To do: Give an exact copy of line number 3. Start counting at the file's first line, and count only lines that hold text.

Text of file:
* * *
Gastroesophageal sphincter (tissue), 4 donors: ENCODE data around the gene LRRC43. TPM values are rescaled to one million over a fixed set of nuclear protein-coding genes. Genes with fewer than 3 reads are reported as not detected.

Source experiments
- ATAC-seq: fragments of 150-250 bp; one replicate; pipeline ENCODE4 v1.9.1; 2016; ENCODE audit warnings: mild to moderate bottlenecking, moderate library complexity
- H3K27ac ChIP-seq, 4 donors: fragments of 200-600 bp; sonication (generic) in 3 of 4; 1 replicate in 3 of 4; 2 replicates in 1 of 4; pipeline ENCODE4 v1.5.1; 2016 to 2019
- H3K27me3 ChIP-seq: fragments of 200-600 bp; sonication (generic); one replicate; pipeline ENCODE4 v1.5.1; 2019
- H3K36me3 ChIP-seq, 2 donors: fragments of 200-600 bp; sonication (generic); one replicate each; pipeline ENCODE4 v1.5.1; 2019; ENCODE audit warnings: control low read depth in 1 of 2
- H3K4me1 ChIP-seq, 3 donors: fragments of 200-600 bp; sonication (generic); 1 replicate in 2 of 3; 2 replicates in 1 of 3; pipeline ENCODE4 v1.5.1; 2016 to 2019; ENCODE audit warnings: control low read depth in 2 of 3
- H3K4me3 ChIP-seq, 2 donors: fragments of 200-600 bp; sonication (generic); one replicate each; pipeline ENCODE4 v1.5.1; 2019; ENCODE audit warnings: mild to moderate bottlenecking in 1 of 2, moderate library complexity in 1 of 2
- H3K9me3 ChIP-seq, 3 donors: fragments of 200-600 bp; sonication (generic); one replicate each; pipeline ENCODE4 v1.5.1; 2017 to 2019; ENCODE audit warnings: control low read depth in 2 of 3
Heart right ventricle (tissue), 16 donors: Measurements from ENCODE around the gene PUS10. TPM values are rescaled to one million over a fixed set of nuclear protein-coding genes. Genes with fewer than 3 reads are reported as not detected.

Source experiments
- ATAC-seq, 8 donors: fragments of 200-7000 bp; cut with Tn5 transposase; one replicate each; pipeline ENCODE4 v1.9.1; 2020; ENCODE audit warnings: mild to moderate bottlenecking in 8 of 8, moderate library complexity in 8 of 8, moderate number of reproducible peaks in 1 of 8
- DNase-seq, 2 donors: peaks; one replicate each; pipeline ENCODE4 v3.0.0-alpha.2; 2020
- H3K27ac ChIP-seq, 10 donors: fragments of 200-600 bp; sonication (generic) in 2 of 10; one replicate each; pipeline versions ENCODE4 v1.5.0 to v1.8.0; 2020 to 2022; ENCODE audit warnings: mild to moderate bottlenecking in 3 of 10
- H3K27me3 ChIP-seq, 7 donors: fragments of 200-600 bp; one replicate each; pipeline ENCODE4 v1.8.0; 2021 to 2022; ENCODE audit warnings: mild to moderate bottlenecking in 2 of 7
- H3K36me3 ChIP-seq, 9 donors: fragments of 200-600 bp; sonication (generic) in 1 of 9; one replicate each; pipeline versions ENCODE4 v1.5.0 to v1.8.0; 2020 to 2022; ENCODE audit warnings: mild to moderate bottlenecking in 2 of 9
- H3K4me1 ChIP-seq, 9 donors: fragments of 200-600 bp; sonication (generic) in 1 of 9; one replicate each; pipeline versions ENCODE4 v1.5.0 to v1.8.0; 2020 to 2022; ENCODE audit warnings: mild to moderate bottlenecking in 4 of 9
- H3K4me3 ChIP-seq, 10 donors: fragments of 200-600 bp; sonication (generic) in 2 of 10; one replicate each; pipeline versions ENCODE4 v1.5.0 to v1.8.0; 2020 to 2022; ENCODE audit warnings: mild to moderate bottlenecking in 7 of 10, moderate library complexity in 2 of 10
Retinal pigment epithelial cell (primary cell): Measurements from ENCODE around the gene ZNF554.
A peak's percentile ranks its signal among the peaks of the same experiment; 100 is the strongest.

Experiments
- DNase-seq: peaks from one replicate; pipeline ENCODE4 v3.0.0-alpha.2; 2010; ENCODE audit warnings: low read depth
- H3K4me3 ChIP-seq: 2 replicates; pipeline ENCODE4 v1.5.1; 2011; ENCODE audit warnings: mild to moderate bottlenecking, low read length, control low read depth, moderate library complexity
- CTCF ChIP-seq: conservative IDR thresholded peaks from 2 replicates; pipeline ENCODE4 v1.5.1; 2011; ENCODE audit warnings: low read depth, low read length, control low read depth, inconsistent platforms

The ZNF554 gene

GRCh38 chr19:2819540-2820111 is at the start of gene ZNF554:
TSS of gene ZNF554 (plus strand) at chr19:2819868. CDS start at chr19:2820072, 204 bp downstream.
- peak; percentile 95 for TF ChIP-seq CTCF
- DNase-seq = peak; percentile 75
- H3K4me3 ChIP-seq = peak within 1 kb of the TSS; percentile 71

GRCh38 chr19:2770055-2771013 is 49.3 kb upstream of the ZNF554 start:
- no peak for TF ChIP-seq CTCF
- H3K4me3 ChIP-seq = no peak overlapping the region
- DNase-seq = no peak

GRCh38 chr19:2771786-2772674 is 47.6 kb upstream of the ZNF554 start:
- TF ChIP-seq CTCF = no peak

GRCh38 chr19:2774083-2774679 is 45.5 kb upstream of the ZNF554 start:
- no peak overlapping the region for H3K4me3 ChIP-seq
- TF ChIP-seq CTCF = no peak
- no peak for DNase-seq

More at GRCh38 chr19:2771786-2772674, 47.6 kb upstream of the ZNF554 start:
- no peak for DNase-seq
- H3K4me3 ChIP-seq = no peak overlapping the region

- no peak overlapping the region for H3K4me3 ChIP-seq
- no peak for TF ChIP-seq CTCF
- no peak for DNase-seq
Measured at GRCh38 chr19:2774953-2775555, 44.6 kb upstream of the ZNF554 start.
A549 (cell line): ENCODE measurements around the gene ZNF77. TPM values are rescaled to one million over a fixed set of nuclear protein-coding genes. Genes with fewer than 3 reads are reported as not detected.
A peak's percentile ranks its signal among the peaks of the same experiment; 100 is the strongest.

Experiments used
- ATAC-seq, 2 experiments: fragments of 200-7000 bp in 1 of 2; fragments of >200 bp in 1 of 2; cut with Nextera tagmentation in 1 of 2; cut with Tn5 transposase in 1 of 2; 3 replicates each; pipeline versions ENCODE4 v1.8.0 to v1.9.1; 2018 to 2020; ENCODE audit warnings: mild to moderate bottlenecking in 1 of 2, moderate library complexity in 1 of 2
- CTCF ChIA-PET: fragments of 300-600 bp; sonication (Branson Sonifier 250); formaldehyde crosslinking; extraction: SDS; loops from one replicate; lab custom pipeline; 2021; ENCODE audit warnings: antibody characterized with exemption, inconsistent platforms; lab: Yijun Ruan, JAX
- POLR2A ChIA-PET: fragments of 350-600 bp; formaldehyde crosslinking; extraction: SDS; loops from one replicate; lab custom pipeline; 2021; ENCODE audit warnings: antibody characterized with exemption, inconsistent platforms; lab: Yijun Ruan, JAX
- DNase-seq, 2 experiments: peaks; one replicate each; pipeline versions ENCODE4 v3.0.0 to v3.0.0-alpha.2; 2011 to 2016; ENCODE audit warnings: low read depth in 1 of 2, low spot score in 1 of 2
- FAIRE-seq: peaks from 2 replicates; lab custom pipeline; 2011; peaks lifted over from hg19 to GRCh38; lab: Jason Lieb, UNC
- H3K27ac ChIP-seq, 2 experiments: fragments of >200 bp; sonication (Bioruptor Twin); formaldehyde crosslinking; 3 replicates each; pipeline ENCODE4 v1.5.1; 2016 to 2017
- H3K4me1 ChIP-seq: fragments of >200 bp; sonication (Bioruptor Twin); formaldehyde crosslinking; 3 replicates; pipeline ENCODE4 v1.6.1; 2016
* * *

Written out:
- ATAC-seq: fragments of 150-250 bp; one replicate; pipeline ENCODE4 v1.9.1; 2016; ENCODE audit warnings: mild to moderate bottlenecking, moderate library complexity